Australian Solar Subsidy Threat: More Reactions


With the dust settling after the ACCC ( Australian Competition and Consumer Commission) suggested axing Australia’s solar subsidy prematurely, more and more have weighed in on the recommendation.

The ACCC has recently published at report containing a stagering 56 recommendations which promise to help address electricity affordability in Australia. The proposal to abolish Australia’s major solar subsidy by 2021, was among those.


The solar subsidy has only majorly contributed to electricty prices since 2007-8, comprising of 20% in total, according to the ACCC. Despite this, small-scale solar power has also helped rein in wholesale electricity prices, which consequently made up 22% of increases – which would have been higher if it was not for solar’s influence.

Some figures that are being bandied about could potentially indicate a winding down and eventually ending the solar subsidy by 2021, would have very little impact on electricity bills. Approximately in the domain of $40-$50 for the entire year of 2020/2021.

However, the negative impacts could be in-turn very significant. Despite the cost of solar power is ever reducing, the accelerated phase-out of the subsidy could potentially put the “bill-busting: technology out of reach of many Australian residents. Which in-turn effects the thousands of Australians employed in the solar industry.


Clean Energy Council

The clean energy council said the ACCC’s report contain many valuable and applicable suggestions – but prematurely ending the subsidy was not one of them.

“The Small-scale Renewable Energy Scheme (SRES) provides modest support – which continues to reduce every year – which has encouraged the installation of rooftop solar power on almost two million homes,” Mr Thornton said.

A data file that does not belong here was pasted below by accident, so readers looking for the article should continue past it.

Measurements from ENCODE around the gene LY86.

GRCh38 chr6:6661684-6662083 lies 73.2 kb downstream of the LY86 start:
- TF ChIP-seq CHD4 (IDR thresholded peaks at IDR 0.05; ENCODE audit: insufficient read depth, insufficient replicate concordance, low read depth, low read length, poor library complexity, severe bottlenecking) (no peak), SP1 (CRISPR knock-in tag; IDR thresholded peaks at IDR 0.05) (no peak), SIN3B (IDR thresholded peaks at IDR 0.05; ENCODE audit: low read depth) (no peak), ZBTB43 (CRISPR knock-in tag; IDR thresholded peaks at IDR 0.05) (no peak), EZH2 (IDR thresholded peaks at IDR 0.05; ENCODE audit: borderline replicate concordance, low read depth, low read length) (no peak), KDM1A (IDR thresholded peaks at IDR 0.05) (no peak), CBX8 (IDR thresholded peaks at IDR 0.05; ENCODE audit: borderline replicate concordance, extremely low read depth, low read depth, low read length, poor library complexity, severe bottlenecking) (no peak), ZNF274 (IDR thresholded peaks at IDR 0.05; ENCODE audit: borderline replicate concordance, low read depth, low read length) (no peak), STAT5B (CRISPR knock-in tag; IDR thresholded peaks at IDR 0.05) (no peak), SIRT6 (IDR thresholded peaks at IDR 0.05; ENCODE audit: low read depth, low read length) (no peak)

The Greens

It is no surprise that the greens are not thrilled with the idea. Climate change and energy spokesperson Adam Bandt said:

“The Government must immediately rule out this Trump-like proposal to cut support for rooftop solar and instead provide new subsidies for gas- and coal-fired power stations. To bring down power bills and cut pollution, we need more renewable energy, not less.”


Smart Energy Council

The Smart Energy Council continues to push for the recommendation to be ditched.

“We know the Turnbull Government wants to stop big renewables with the National Energy Guarantee,” said Smart Energy Council CEO John Grimes. “That’s bad enough, but the Government would have rocks in its head if it wants to stop families getting rooftop solar as well.”

Mr. Gimes called upon the Government to reject the recommendation, but Energy Minister Josh Frydenberg has reportedly stated that all 56 recommendations made in the report are on the table. It is not surprising however, that the Government isn’t ruling out any recommendations, there is still far too many concepts to be finalised and considered.

Prematurely phasing out the Small-Scale Renewable Energy Scheme is something the Governments will need to thoroughly think over. Not only taking into consideration the impacts on households, but also in regard to the current Governments future. Millions of Australians either live in solar households or plan on installing and support the technology – and for those old enough, they vote.

As for the oppositions, Shadow Minister for Energy Mark Butler states Labour is still considering the report.

With this recommendation remains uneased, and the future of subsidy uncertain, the situation could lead to another solar rush – which will reflect the past when the subsidy has been threatened.